GitLab Inc. built the world’s first integrated devops platform with unprecedented openness about its roadmap, bug fixes, and strategic priorities. Sid worked very hard to make everything transparent, inside and outside his company. The company posted an extraordinary amount of information online, about its roadmap, bug fixes, internal operations, and even strategic priorities. Sid once said that only performance reviews and employee compensation data wasn’t shared with outsiders. He brought the open source community into his company in a novel way.
By building his company in the light of day, Sid has taught countless other founders and entrepreneurs about company-building. As a guest at YC’s Growth Program, Sid has dazzled other YC founders with this dedication to his principles of openness and transparency. GitLab Inc. was a remote company prior to the pandemic, before remote-first was commonplace or cool. In fact, few people believed that Sid could take a remote-only company all the way to an IPO. We remember when Ali interviewed Sid in 2017 and he mentioned how many VCs passed on their Series A because they didn’t believe a successful company could be built with an entirely distributed workforce.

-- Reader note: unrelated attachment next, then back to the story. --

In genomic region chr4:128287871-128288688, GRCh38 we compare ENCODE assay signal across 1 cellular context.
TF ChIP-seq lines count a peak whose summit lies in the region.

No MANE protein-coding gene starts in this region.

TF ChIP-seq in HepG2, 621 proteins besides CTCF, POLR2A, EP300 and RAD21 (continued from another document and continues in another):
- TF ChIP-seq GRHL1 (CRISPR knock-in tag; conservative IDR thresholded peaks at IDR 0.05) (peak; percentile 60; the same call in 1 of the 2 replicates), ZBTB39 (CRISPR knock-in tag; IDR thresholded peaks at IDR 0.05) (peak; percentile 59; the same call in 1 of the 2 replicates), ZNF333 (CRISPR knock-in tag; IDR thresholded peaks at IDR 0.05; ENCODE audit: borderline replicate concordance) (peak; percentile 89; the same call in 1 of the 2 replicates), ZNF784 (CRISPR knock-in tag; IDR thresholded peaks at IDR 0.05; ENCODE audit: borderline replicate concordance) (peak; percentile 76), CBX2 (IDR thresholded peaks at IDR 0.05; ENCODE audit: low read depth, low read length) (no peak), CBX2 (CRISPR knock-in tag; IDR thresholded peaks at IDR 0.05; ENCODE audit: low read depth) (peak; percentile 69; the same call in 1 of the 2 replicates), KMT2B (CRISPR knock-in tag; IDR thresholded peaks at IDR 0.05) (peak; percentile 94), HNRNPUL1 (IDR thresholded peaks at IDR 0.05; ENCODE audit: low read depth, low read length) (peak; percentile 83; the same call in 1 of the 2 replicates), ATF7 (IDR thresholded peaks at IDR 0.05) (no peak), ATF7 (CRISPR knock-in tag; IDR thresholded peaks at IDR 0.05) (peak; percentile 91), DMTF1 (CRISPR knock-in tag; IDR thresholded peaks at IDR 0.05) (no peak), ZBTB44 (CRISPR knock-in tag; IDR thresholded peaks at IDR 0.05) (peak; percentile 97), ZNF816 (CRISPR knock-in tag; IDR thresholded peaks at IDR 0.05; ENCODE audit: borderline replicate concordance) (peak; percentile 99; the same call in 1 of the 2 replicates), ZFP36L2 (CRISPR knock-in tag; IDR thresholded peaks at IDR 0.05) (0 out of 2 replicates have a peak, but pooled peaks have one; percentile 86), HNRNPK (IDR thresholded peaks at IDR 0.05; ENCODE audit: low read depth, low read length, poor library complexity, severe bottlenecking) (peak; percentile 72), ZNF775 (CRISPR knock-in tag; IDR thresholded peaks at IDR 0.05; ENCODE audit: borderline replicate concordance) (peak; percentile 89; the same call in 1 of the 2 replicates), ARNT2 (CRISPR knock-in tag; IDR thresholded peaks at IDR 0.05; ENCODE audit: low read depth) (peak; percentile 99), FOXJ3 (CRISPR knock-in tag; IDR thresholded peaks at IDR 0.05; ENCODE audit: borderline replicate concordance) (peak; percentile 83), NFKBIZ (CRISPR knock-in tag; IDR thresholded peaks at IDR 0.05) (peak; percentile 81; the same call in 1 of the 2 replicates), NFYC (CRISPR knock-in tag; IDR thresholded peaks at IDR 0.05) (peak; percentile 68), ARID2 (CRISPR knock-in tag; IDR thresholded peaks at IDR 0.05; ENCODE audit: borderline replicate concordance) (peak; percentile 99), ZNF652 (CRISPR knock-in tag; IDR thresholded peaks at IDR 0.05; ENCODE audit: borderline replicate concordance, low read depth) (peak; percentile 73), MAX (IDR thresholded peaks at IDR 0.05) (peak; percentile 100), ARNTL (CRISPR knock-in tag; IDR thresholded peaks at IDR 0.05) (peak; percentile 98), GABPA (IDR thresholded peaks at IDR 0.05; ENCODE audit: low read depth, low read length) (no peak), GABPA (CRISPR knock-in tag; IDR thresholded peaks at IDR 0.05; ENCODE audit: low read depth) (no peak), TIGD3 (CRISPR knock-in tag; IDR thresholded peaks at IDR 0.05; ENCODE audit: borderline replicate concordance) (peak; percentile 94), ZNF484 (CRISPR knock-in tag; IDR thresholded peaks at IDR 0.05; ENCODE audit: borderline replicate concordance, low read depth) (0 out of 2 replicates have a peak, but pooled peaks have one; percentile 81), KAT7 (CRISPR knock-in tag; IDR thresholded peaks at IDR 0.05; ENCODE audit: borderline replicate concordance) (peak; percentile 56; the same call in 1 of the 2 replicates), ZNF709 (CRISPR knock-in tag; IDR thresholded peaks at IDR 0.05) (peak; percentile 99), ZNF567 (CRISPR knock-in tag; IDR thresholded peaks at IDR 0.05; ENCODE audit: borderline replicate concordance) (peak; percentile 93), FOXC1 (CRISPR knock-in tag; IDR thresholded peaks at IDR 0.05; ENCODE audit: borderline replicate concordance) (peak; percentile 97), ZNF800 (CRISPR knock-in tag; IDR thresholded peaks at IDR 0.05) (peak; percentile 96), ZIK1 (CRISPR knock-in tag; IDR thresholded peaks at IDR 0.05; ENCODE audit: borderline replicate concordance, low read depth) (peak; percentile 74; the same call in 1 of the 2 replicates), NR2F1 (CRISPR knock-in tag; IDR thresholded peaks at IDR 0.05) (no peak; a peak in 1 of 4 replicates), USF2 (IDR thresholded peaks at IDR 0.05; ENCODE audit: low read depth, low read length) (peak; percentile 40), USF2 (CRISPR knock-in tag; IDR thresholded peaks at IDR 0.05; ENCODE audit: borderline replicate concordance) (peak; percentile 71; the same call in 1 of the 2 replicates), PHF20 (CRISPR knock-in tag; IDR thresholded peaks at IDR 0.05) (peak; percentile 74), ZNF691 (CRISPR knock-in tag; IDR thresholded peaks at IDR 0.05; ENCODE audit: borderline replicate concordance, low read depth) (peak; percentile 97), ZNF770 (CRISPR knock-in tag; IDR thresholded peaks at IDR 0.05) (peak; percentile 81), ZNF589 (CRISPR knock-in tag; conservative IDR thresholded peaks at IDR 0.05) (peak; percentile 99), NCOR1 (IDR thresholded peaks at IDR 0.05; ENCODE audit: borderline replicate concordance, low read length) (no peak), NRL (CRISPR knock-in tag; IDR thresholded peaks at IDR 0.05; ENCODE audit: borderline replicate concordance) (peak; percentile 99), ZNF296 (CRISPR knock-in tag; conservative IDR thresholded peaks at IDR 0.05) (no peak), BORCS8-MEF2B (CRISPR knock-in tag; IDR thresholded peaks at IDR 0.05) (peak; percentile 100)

Though GitLab Inc.’s approach to remote and open-core seem prescient today, very few examples existed when they joined the winter 2015 batch. Playbooks had not been written yet and only a few YC founders at the time had begun mastering what is now a pervasive operating model across the startup community. True to form, GitLab Inc. shared how to run a remote company successfully with the world. YC itself has learned a great deal from them as our team and batch founders all adapted to remote working in recent years. GitLab Inc.’s contributions to global innovation go beyond the software it makes to the very essence of company-building.
As their batchmate Jose Mejia Oneto of Shasqi recalls: